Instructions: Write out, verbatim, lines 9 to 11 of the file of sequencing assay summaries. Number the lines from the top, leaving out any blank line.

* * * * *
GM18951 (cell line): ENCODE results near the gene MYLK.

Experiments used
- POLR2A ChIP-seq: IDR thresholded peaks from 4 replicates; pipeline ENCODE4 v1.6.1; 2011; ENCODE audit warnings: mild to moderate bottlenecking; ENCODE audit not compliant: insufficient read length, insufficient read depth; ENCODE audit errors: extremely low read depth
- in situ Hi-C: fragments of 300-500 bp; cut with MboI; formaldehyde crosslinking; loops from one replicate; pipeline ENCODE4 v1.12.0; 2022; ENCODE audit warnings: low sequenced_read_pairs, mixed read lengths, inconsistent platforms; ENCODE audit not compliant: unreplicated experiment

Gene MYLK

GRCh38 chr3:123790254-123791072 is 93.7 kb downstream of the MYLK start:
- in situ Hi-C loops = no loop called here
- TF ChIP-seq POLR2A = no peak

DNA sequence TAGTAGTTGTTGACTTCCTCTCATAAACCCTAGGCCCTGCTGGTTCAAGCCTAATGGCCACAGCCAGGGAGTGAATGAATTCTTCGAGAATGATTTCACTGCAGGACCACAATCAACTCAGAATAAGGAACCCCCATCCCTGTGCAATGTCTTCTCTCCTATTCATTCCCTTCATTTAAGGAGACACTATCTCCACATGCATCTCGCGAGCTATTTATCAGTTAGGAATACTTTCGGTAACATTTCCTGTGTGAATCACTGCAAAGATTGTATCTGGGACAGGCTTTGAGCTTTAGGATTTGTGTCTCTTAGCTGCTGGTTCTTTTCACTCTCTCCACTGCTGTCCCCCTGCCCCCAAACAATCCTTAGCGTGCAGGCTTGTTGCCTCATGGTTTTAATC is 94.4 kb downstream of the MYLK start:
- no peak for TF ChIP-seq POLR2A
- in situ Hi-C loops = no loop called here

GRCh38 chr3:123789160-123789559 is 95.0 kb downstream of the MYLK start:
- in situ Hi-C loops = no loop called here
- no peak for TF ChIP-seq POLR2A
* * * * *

DNA sequence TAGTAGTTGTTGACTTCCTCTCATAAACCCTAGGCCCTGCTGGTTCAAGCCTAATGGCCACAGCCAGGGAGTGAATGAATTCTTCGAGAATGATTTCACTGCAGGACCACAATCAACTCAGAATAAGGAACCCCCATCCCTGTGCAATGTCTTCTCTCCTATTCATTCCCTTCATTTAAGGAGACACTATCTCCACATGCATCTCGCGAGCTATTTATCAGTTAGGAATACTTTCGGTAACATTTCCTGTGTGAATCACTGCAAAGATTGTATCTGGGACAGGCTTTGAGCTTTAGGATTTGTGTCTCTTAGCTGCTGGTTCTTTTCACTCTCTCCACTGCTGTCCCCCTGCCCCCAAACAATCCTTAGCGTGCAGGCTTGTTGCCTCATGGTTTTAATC is 94.4 kb downstream of the MYLK start:
- no peak for TF ChIP-seq POLR2A
- in situ Hi-C loops = no loop called here